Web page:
At the risk of providing a partial spoiler, here’s one such example: You’re presented with a cold hamster who needs warming up in the future. You’ve already tried the microwave, which didn’t do the job (and luckily, did not harm the rodent!). The only item in any time period that could possibly be used to increase body temperature is an adult sized sweater that’s located in the present, under a very large person who is fast asleep. The solution involves a cascade of many actions which include (but are not limited to) moving the sleeping person to steal his sweater, shrinking the sweater to hamster-size, and making it accessible 200 years in the future. Along the way, you’ll need to use keys, dimes, quarters, a crowbar and chewing gum. Go figure…

Day of the Tentacle does not provide hints, other than the information snippets revealed through character dialog and item descriptions.  The truly stuck player does have an option, however. Since the game was so popular when first released, there are a number of comprehensive walkthroughs still available on the web. Don’t expect to zip through Day of the Tentacle, as it’s a long game. Remember that when this title was originally released, games were expensive. If an adventure could be finished in a few days, it was criticized as being ‘too short.’   Adventure gamers were patient players who were willing to spend weeks to finish a game without outside assistance.

To Play or Not to Play

For those who missed the “golden era” of Lucas Arts adventures, this title is worth playing if only to experience a step back in time. But for those who are not cartoon advocates or who aren’t willing to “find and use” ad infinitum, Day of the Tentacle may not be for you. Back in the day, I remember having much more patience with solving obtuse conundrums and clicking from scene-to-scene. It seems that my older self is less inclined to fully appreciate sophomoric humor and I prefer clever wordplay over innuendo and mouse gliding over clicking. I admit that, over time, I grew a bit weary of Day of the Tentacle and the background music began to wear thin. I’m certainly not cartoon-hostile. I’m a huge fan of such stylized animated features as Up, Despicable Me, and Minions. The difference is that those cartoons have an element of grown-up humor and cultural references that layer on top of the surface comedy – something I didn’t find in Day of the Tentacle.

Provides the current generation of gamers access to a classic title that plays well on newer hardware.
Animation (graphics and audio) reflect a high level of professionalism.
Time Travel adds complexity to the storyline and requires some real creative problem solving.
– Some multi-step puzzles may not be readily solved, requiring outside help to complete the game.
– Repetitive dialog trees coupled with seemingly endless inventory make for a long game experience that is tedious at times.
– Those who aren’t fans of Cartoon Network may not fully appreciate this title.

System Requirements
OS: Windows 7
Processor: 1.7 GHz Dual Core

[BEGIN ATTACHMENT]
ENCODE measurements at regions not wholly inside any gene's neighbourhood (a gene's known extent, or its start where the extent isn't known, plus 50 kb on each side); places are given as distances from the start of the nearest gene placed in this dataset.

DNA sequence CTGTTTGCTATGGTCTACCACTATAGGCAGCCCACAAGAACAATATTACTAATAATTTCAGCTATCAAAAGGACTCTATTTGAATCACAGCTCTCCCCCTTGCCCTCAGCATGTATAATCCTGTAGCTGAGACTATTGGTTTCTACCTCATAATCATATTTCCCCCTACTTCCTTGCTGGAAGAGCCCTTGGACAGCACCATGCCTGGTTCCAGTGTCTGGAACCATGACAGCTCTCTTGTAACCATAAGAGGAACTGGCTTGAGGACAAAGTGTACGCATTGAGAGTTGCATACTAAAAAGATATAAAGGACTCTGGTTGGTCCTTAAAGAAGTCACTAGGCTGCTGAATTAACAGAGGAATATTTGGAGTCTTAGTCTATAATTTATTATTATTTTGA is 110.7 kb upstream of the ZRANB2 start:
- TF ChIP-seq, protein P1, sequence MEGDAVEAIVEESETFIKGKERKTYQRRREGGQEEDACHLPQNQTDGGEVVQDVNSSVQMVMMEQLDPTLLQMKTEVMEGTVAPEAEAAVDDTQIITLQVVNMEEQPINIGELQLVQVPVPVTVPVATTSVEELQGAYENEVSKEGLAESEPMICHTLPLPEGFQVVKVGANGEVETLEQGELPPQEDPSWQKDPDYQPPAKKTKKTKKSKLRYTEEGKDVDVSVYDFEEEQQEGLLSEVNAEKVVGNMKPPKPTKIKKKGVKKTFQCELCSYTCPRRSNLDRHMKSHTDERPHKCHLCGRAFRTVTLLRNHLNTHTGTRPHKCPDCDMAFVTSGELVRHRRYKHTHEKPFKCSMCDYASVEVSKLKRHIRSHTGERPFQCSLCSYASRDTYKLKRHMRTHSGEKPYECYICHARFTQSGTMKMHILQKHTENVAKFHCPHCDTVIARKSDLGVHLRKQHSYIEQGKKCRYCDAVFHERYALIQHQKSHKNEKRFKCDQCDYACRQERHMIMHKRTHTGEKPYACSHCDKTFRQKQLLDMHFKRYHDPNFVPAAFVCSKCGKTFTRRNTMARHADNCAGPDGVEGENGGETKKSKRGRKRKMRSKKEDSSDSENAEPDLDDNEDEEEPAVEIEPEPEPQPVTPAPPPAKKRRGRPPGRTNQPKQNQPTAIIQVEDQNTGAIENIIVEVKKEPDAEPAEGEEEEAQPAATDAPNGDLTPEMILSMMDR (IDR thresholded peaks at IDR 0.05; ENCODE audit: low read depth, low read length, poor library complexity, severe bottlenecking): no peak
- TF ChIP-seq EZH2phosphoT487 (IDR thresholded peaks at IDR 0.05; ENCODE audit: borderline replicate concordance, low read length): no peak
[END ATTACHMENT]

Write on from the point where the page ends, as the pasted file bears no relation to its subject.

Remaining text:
Memory: 2 GB RAM
Graphics: NVIDIA GeForce GTX 260, ATI Radeon 4870 HD, Intel HD 3000, or equivalent card with at least 512 MB VRAM
DirectX: Version 9.0
Hard Drive: 2.5 GB available space
Sound Card: DirextX Compatible Sound Card
Additional Notes: Must have OpenGL 3 with GLSL version 1.3

OS: Lion 10.7
Processor: Intel Core Duo
Memory: 2 GB RAM
Graphics: ATI Radeon HD 4850, NVIDIA GeForce GT 120, Intel HD 3000, or equivalent card with at least 512 MB VRAMNVIDIA GeForce GTX 260, ATI Radeon 4870 HD, Intel HD 3000, or equivalent card with at least 512 MB VRAM
Hard Drive: 2.5 GB available space
Sound Card: DirextX Compatible Sound Card
Additional Notes: Must have OpenGL 3 with GLSL version 1.3

Cindy Kyser

Cindy Kyser

Cindy’s love affair with gaming began when she opened a mailbox in front of a white house and took the first step in a long series of adventures. ‘Back in the day,’ Cindy was a regular contributor to JA and an active member of the online gaming community. She has attended several E3s and has had the pleasure of spending time in person with both Ray and Randy. Her all- time favorite adventures include the Tex Murphy series, the Gabriel Knight series, and The Longest Journey. She also enjoys RPGs and her list of ‘best ever’ includes Fallout, Asheron’s Call, and Planescape Torment. Â Frustrated with the cost of rising PC system requirements, Cindy decided to switch to console and tablet gaming. Although you can teach some old dogs new tricks, she discovered that console controller dexterity is a skill set that she is lacking. Her results with tablet gaming were not much better. With the exception of a few gems such as The Room and Forever Lost, there is a limit to how much one can play Candy Crush and Hidden Object Adventures. Having proved that pure escapism is worth the investment, she has a new gaming laptop and is back to her search for the perfect adventure. Â After spending most of her life in Los Angeles and Atlanta, Cindy escaped the stress of urban life and moved to rural Arkansas. To show that she has become a true Arkansan, she has taken up deer hunting, wears pink camo, and put a chicken coop in her backyard. On a stressful day, she can be heard yelling ‘Woo Pig Sooie’ when all else fails.